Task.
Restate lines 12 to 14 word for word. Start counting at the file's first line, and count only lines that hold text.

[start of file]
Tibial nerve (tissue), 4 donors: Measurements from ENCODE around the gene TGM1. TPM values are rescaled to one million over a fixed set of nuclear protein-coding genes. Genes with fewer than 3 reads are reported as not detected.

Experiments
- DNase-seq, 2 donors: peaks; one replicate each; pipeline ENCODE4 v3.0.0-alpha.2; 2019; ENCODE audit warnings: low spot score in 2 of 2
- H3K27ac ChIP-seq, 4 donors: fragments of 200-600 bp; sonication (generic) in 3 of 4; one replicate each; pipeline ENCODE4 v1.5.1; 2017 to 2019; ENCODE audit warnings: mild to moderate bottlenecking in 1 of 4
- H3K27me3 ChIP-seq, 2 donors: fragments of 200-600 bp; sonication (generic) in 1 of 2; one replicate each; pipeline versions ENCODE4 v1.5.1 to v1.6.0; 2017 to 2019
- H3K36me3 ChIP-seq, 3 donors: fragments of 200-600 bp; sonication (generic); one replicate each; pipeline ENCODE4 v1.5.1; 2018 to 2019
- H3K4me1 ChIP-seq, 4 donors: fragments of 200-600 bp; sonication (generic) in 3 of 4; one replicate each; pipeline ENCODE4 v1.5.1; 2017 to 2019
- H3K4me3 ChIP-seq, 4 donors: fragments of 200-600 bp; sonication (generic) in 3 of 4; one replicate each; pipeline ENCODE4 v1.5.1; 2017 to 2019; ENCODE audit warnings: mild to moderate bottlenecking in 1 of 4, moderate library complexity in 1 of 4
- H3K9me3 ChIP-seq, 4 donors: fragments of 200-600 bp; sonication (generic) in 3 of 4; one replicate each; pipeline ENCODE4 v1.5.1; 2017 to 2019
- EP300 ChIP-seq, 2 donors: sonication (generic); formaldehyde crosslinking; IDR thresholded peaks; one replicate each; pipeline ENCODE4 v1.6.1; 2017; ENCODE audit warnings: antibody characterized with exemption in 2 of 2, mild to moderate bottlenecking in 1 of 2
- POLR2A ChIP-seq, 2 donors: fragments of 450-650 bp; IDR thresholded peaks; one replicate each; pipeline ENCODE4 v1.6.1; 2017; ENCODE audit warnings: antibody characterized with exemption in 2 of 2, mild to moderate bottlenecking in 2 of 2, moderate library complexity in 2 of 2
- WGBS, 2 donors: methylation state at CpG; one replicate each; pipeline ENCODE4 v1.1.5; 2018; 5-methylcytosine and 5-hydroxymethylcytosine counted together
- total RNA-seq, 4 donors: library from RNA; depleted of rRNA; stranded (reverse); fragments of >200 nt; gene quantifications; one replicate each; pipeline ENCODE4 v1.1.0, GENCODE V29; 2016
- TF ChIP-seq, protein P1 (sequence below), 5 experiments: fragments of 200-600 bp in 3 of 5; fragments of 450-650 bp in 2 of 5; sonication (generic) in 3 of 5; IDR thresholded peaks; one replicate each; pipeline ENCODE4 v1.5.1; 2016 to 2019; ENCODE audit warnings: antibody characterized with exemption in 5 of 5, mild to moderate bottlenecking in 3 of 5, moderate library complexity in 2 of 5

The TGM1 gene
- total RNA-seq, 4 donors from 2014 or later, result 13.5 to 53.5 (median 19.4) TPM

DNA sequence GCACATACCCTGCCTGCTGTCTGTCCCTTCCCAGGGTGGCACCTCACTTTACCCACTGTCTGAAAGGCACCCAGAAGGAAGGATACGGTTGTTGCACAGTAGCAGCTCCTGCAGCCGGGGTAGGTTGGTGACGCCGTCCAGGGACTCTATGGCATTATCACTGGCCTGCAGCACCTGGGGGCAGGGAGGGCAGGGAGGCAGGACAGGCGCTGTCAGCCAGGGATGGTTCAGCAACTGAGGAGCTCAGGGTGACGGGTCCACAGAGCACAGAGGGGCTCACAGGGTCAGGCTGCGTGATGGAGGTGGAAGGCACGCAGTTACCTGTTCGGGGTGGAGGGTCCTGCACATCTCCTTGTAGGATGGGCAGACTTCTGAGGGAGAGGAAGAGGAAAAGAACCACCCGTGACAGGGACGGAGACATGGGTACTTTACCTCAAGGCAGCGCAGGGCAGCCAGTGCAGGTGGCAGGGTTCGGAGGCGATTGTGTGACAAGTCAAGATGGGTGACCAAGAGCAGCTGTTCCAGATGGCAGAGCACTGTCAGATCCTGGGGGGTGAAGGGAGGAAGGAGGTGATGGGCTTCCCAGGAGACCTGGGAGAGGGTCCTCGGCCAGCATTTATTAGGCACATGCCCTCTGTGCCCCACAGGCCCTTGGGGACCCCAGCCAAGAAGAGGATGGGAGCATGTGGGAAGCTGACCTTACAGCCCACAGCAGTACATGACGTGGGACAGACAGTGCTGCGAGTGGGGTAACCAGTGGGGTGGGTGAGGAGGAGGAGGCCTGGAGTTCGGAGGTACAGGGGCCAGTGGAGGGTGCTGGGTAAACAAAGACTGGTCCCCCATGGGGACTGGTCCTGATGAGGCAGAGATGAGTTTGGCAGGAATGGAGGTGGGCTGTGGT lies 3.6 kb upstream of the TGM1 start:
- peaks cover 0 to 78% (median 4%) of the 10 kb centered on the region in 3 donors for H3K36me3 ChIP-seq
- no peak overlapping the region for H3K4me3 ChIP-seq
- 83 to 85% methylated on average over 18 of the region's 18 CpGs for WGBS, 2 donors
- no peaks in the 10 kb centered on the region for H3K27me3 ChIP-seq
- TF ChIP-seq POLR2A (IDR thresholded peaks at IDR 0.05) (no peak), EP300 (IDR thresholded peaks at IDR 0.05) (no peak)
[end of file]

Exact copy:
- WGBS, 2 donors: methylation state at CpG; one replicate each; pipeline ENCODE4 v1.1.5; 2018; 5-methylcytosine and 5-hydroxymethylcytosine counted together
- total RNA-seq, 4 donors: library from RNA; depleted of rRNA; stranded (reverse); fragments of >200 nt; gene quantifications; one replicate each; pipeline ENCODE4 v1.1.0, GENCODE V29; 2016
- TF ChIP-seq, protein P1 (sequence below), 5 experiments: fragments of 200-600 bp in 3 of 5; fragments of 450-650 bp in 2 of 5; sonication (generic) in 3 of 5; IDR thresholded peaks; one replicate each; pipeline ENCODE4 v1.5.1; 2016 to 2019; ENCODE audit warnings: antibody characterized with exemption in 5 of 5, mild to moderate bottlenecking in 3 of 5, moderate library complexity in 2 of 5